While mortgage REITs (or mortgage real estate investment trusts) are well-known for their high dividend yields and high dividend yields it is important for investors to understand how interest rate fluctuations can affect them. This is how it works.Fool LiveVideo clipDec. 10Fool.com contributors Marc Rapport, CFP and Matt Frankel discuss how a rising rate environment might impact mortgage REIT investments.
Matt Frankel:Mortgage REITs are able to borrow money to finance their operations. They can be very vulnerable to interest rate fluctuations.
There are two sides to this story. Rates unexpectedly rise and mortgage REITs pay higher short-term borrowing interest rates to borrow money. However, the interest they collect on their mortgages remains the same. They are paying more to borrow money, but they don’t collect any rate increases, so you will see the profit margin begin to shrink. If interest rates rise too much, it could cause the profit margin to go negative. This can also lead to a fall in the value mortgage-backed securities.
It might sound good to see rates fall unexpectedly, but it’s often a sign that borrowers are pre-paying their mortgages. Think back to the refinancing boom of the past year and half. The mortgage REIT may think that rates are falling is a good thing, but it doesn’t matter if borrowers are prepaying their mortgages. They will get nothing. Rates that move unexpectedly in one direction or another can be a negative factor in mortgage REITs. I’ll show a chart about this in just a moment.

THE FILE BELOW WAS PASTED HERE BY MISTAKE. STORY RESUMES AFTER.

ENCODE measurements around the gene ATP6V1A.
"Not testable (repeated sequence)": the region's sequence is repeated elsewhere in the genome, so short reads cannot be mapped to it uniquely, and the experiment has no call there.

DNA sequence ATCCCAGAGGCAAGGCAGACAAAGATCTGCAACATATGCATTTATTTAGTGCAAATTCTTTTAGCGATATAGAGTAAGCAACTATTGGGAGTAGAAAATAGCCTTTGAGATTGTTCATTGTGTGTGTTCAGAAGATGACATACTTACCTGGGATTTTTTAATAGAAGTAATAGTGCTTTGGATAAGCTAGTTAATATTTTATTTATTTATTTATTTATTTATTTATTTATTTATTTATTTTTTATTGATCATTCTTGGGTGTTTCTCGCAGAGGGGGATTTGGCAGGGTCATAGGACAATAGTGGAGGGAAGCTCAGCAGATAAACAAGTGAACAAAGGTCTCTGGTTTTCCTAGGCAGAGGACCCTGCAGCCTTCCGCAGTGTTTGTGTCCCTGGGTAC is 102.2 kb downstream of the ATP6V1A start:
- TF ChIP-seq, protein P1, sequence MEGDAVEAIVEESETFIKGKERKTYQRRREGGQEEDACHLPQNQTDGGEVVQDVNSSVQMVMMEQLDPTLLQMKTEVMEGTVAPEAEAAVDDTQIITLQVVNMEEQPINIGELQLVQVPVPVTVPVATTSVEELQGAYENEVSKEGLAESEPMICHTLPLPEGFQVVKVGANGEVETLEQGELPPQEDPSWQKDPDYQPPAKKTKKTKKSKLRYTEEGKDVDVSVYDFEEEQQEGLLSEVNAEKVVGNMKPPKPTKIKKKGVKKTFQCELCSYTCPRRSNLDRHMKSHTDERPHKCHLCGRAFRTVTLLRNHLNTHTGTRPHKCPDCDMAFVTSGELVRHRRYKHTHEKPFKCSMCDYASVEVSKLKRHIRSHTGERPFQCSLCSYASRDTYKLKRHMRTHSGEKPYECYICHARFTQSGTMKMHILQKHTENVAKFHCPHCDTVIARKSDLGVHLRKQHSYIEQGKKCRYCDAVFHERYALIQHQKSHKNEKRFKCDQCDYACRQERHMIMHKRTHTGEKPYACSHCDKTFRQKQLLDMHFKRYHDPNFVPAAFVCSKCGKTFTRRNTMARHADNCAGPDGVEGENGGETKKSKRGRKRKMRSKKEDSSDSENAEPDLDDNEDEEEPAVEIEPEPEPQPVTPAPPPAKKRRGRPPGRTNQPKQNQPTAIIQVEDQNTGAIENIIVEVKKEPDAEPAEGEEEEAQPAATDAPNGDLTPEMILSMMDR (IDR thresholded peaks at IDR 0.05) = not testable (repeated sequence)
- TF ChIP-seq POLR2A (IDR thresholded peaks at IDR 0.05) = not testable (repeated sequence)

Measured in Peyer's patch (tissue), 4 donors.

This can be a hedged against by mortgage REITs. I don’t want to do too much hedging, such as interest rates swaps, but they can’t eliminate the risk completely. With this in mind, I wanted to get out of PowerPoint. We are now done. This is Marc’s screen. I would like to see his thoughts on this as a dividend investor. Just a second. Right now, I’m not using a mouse. I’m back at the Stone Age.
Marc Rapport:Would you like me to bring one to you?
Matt Frankel:I have one. I don’t have enough USB ports so I can hook up all this stuff.
Marc Rapport: Mine’s wireless. You are a dinosaur.
Matt Frankel: [Laughs]This was during the last interest rate hike cycle, which occurred from 2017-2019. The Fed was raising interest rates quite actively because the economy was doing well. The goal is Annaly‘s (NYSE:NLY)Stock price. It is evident that its stock price fell by 22% in the past two years. Investors did not lose it unless the stock was sold, but their investment was worth 22% less. Their dividend is their bottom.
It is not uncommon for mortgage REITs that have higher rates to have to reduce their dividends as the profit margin shrinks. The stock price fell by 22% and the dividend income dropped 17%. This can be a concern for retired investors who depend on income. These are two important things to keep. …That’s where inflation and the interest rate risk come in. —Because inflation tends to lead to higher interest rate — this is where the risks really come into play.
This article is the author’s opinion. He or she may disagree with the official recommendation of a Motley Fool premium advisory services. Were we motley! Were motley!